This story was written by Robert Reece, Daily Mississippian
After the Nov. 4 elections, I was very surprised and disappointed by the passage of Proposition 8. It effectively eliminates the right of same sex couples to marry in California, which makes a claim to be one of, if not the most, liberal states in the nation. But I was even more disappointed with the black population of California, though not entirely surprised, who voted (according to some sources), more than 70 percent in support of the proposition.
Ive noticed in the black community, especially in black males, that there is a massive amount of rampant homophobia, but that doesnt change the fact that marriage should be a basic right.
Its ridiculous for people to spend so much time and energy attempting to prevent others from being happy, but that isnt even the issue I plan to raise.
Its that black people should be able to relate to the plight of the gay and lesbian community. I seem to recall blacks being forced to participate in a struggle for rights as well. I think it was called the 300 years between 1654 and 1964.
How hypocritical can we be as a people to demand equal rights for ourselves but vote to deny them to other people? And I understand the church has a strong place in the black community and that a lot of people claim to have religious reasons for opposing same-sex marriage. That shouldnt even be a factor because the issue isnt whether you think its morally right to be gay; the question is, Do you think that same-sex couples should have the right to marry?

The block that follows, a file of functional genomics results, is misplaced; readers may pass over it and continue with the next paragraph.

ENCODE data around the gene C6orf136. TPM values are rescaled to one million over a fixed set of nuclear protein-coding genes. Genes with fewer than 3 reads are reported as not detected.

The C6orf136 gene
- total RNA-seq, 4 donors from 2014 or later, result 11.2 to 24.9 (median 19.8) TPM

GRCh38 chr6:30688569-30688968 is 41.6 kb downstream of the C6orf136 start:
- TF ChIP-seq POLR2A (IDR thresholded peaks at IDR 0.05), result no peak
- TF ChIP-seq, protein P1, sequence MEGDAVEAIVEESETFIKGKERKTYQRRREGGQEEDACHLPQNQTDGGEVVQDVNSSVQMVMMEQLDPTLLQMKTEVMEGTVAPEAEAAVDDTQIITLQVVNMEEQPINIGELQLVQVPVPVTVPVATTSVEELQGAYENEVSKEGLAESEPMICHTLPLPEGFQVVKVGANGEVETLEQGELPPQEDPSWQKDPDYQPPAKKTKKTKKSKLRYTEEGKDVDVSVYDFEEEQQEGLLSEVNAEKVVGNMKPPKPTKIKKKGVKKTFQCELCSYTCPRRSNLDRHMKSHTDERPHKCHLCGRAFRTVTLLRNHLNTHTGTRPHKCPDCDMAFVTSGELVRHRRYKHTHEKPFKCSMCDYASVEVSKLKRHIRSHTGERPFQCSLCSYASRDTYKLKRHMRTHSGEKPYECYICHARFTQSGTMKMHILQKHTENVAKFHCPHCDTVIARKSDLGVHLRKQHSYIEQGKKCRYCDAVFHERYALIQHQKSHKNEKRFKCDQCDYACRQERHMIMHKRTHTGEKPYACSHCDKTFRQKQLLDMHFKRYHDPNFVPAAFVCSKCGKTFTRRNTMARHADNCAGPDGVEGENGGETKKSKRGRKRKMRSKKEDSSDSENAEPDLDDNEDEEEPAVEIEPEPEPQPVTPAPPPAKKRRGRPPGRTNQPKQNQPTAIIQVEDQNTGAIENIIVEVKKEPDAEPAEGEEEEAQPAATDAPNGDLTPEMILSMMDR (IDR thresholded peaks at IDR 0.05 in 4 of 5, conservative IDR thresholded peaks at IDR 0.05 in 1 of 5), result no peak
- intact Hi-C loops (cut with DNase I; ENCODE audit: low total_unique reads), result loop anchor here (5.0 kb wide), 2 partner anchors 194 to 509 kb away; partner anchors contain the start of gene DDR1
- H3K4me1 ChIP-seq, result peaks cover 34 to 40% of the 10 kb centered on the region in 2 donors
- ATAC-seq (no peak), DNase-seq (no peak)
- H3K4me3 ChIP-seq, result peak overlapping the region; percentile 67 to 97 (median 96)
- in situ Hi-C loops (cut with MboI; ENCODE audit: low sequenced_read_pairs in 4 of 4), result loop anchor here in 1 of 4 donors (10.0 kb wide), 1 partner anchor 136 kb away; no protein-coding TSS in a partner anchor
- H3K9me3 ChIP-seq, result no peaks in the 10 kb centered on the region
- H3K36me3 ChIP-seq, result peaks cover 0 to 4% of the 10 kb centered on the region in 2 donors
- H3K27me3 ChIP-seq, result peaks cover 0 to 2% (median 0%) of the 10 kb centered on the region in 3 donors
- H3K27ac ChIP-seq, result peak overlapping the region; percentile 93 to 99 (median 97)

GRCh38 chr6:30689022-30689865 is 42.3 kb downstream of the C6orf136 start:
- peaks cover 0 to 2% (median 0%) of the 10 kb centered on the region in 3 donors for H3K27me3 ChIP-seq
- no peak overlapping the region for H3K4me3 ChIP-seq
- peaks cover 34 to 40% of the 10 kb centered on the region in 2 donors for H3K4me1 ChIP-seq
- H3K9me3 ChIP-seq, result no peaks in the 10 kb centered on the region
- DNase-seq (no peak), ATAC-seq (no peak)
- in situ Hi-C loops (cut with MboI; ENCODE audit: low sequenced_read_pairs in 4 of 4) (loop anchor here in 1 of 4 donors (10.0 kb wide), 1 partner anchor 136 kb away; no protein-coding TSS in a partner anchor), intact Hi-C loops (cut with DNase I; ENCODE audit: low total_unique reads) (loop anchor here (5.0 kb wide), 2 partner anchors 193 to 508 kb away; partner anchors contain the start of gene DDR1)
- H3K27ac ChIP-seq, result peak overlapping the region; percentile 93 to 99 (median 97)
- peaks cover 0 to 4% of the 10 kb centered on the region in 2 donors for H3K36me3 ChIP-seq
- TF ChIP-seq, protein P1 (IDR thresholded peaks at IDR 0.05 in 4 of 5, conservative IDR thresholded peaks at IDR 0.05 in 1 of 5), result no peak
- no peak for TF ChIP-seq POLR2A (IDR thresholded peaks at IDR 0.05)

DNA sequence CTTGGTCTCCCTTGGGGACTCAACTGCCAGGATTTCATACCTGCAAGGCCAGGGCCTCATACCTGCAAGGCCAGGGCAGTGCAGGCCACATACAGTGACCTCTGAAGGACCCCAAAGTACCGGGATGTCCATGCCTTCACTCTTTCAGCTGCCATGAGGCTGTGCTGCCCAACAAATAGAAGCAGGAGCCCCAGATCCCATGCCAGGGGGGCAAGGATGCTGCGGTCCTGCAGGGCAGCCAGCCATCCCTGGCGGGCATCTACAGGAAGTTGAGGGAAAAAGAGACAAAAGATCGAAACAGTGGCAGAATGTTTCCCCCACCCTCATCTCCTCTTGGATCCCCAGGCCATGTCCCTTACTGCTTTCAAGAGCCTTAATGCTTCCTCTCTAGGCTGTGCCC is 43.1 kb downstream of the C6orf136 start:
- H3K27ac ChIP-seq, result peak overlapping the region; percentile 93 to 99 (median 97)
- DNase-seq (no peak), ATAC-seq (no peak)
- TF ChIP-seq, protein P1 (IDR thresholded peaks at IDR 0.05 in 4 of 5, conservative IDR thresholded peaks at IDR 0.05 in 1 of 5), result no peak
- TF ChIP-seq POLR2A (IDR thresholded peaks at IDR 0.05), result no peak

How can we justify using religion and the Bible to refuse someone rights when Southern slave owners quite often used that same book to justify slavery?
(And not only to justify the institution of slavery but to justify the beatings and a lot of the excessively cruel treatment that the slaves had to endure.) They, just as we do today, quoted scriptures that they felt validated their actions and, just as we do today, would have been appalled at their piety being called into question.
Religion, in our time, has had very little to do with marriage, as marriage has become more of a legal agreement than a religious union.
After all, even atheists get married, and no one tells them that they cant because we must preserve the religious sanctity of the institution of marriage.
So I must once again stress that this shouldnt be a religious issue at all. Its a civil rights issue.
Has the black population become so calloused to the civil rights of others? After weve worked so hard to gain ours, have we now forgotten about that struggle and become indifferent to the struggle of others? We should be much more sympathetic to the plight of the gay and lesbian community than other people, seeing as we were in a similar situation just 50 years ago.
Equal rights is equal rights; there are no exceptions. You cant say, Everyone has equal rights under the law except the gay and lesbian community because the Bible says that is an abomination. The law doesnt work that way, but for years it was said in this country, All white people are equal but there is something different about those dark-skinned people, so we dont think well treat them fairly.
Now that we have equal rights, (at least thats what the law says) have we joined the other side? Shameful.